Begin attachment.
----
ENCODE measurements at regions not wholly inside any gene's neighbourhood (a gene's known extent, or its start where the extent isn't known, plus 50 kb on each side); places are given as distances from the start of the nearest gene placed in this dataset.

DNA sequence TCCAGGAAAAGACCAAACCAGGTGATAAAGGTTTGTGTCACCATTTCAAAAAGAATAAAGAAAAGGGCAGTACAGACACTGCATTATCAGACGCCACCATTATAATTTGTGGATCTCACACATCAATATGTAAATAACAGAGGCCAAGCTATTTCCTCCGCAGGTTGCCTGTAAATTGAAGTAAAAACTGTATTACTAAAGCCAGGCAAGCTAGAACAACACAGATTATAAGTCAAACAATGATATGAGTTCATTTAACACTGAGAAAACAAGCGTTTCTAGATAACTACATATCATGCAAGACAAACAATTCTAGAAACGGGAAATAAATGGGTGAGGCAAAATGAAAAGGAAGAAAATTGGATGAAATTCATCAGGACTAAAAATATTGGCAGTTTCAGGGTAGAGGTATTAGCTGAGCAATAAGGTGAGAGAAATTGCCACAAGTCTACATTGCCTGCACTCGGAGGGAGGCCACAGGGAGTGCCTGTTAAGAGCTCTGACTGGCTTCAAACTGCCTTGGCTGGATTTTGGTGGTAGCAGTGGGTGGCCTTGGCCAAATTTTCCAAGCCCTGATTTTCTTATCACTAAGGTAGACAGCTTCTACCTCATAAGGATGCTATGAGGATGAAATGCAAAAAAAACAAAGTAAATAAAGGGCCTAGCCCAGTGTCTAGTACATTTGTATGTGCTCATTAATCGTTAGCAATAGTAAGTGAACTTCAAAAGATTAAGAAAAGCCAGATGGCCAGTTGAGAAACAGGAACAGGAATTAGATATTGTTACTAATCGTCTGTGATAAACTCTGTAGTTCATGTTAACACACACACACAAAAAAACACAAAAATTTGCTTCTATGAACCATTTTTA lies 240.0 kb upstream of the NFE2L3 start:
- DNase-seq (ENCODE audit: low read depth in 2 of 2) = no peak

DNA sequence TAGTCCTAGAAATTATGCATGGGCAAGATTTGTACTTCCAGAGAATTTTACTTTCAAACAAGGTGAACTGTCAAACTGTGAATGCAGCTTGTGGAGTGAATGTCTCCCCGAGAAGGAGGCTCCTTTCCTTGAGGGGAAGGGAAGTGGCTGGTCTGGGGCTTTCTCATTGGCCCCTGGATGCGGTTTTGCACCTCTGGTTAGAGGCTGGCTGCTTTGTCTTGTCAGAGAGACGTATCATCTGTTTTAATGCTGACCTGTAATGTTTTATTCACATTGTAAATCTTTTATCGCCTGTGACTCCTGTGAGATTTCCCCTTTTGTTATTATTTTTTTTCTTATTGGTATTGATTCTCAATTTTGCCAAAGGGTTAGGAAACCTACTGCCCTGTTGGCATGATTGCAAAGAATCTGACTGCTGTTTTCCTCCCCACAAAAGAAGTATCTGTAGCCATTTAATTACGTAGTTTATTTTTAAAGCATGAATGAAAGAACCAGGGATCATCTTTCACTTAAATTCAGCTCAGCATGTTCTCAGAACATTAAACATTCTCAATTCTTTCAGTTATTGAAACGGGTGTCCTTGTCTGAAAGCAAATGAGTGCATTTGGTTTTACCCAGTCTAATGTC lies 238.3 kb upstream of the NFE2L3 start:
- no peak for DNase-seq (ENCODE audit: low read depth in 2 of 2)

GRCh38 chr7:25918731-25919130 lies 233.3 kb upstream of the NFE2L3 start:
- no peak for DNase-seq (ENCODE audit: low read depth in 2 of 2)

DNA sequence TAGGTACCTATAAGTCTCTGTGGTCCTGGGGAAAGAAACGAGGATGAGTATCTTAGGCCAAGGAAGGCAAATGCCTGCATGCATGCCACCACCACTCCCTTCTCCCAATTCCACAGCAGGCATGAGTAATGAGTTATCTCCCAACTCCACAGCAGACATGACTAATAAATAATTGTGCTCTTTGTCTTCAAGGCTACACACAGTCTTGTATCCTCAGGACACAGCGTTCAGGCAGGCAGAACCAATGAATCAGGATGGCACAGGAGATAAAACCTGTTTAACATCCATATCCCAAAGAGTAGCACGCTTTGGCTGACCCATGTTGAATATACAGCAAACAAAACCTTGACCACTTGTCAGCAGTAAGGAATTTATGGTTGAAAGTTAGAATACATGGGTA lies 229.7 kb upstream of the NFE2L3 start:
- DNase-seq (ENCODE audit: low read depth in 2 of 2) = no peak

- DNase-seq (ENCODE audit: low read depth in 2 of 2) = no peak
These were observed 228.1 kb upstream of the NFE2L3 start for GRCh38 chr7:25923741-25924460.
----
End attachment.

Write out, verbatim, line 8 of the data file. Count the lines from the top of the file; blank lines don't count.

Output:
DNA sequence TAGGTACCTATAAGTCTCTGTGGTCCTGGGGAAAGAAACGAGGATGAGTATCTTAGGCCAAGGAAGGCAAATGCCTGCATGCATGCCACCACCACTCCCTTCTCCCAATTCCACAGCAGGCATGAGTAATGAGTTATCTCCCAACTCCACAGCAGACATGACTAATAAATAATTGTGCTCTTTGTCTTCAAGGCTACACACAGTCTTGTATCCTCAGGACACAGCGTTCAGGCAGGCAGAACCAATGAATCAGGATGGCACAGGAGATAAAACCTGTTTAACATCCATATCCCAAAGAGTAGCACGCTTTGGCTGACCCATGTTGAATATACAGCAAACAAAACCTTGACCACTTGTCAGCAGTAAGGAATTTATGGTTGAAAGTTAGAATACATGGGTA lies 229.7 kb upstream of the NFE2L3 start: